Initially, the press response to the Peace Ship was respectful. The New York Times warned that an immediate peace would entail German possession of Belgium and part of France, but concluded that Ford’s plan would do “as little harm as good”. Some newspapers applauded Ford’s efforts. The New York Herald asserted that, “We need more Fords, more peace talks, and less indifference to the greatest crime in the world’s history”.
After all Ford’s most prominent invitees declined his offer of sailing to Europe, the press reaction turned negative. The Baltimore Sun noted that “All the amateur efforts of altruistic and notoriety-seeking millionaires only make matters worse” while the New York World stated that “Henry Ford says he would give all his fortune to end the war. So would many another man. But this is something that money will not do”. Other papers openly mocked Ford’s amateur peace campaign. The Philadelphia Record claimed that "Henry Ford’s millions have gone to his head". The Louisville Courier was even more severe, suggesting that Henry Ford carried "cold cream in his head".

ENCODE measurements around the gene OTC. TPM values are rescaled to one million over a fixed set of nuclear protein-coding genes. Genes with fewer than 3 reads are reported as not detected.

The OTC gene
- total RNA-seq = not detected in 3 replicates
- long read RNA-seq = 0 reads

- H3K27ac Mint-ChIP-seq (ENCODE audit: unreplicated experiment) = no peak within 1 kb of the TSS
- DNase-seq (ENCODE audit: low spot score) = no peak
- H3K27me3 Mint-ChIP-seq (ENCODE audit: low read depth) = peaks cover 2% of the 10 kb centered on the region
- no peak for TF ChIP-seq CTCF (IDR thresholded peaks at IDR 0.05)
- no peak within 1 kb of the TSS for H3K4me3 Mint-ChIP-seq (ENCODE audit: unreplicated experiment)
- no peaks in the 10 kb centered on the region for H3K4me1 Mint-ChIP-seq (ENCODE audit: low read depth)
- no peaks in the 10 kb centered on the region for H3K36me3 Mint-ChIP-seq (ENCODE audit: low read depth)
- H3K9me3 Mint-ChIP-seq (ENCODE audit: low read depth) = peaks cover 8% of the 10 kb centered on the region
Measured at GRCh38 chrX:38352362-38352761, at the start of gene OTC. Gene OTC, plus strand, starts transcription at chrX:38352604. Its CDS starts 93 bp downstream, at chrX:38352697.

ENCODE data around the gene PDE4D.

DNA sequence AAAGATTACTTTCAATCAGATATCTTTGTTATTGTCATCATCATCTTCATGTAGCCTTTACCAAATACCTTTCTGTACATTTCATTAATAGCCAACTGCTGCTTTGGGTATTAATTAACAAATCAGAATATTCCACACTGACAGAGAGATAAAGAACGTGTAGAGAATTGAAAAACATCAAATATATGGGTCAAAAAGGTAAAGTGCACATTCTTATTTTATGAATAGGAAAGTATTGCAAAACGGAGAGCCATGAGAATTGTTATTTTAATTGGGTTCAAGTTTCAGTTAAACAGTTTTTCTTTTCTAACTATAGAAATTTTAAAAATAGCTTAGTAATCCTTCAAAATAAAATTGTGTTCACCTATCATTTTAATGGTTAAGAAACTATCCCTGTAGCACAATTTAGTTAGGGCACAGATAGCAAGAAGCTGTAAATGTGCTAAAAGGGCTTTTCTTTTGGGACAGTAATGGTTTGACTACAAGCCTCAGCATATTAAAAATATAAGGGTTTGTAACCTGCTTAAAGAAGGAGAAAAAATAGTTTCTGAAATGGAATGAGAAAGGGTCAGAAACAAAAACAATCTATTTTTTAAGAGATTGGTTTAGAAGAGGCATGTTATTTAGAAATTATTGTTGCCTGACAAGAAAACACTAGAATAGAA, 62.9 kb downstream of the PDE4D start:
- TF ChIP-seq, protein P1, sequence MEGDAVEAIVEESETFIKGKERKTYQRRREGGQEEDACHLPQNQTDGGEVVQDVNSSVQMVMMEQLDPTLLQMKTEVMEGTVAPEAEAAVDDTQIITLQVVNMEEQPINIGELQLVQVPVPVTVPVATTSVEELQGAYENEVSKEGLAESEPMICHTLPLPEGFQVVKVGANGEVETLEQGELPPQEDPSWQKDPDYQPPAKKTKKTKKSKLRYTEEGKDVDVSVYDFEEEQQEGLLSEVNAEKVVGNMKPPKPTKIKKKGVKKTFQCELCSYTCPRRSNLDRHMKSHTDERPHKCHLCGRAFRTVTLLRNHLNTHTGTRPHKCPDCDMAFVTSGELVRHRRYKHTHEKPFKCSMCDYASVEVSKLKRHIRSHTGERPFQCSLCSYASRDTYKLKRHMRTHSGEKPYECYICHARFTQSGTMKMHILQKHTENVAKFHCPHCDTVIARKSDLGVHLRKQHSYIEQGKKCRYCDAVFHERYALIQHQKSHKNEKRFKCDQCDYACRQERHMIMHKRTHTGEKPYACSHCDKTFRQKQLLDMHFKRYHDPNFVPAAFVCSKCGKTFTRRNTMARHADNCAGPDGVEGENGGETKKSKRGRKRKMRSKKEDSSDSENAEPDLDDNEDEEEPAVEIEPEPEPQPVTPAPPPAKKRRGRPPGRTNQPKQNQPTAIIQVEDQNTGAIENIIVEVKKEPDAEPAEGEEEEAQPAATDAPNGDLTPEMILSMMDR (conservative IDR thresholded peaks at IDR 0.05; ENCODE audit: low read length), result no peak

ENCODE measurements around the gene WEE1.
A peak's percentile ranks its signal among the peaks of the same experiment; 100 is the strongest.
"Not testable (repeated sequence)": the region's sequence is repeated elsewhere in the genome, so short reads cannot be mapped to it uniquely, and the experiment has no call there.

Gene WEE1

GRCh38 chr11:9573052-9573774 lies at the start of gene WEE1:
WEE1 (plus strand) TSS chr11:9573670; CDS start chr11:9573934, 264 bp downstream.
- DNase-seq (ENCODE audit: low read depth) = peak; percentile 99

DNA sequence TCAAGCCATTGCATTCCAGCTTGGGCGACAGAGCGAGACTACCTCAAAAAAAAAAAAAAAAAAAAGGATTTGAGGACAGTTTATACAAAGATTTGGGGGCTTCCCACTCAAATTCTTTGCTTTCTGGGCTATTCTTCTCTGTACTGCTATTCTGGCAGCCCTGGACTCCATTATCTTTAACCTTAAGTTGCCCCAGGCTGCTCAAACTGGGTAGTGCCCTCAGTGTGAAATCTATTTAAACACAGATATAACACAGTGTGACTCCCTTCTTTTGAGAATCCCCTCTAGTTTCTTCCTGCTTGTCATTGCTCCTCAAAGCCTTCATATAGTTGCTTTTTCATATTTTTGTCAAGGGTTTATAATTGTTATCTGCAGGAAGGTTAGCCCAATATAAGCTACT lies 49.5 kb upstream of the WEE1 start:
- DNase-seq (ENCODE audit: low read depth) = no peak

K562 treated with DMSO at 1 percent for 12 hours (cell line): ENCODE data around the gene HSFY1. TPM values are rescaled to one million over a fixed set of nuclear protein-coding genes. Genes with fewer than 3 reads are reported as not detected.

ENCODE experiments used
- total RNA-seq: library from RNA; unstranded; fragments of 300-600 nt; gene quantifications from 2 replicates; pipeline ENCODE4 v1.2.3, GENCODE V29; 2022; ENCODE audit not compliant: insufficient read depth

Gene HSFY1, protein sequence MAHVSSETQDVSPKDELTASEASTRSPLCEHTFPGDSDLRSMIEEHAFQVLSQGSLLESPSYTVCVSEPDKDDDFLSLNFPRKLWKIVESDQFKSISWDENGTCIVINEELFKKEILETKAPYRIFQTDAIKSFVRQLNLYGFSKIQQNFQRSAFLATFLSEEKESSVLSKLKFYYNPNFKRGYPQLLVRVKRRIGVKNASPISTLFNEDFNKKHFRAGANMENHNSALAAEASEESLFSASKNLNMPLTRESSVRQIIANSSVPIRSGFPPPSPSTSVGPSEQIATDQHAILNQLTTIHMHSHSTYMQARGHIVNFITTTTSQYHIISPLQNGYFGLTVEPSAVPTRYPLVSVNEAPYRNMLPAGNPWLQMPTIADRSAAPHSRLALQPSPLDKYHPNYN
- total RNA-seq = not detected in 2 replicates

Also critical of Ford’s endeavor were former United States Senator Chauncey M. Depew and one- time presidential candidate Alton B. Parker. Depew famously commented of the Peace Ship, “In uselessness and absurdity it will stand without an equal”. Parker also publicly criticized the peace ship, stating “chances are that his antics will be taken seriously and they will tend to bring us into contempt if not hatred”.
Although the press mocked Ford’s peace mission, it viewed Ford as a victim of manipulation by the other pacifists aboard the ship. The reporters on the Oscar II took a liking to Ford and decided that he should be afforded more respect than rest of his entourage. The correspondent for The New York Times stated that the reporters on the ship earned "an immense respect and liking for the character and abilities of Henry Ford".
However, the press portrayed the majority of Ford’s entourage aboard the ship as buffoons, and ridiculed the delegates for the infighting. The press was exceptionally critical of Rosika Schwimmer, who insisted she had diplomatic correspondence that proved the European powers were open to negotiation, but refused to show these documents to the press. Schwimmer responded to her negative treatment by the press by locking them out of the wireless room.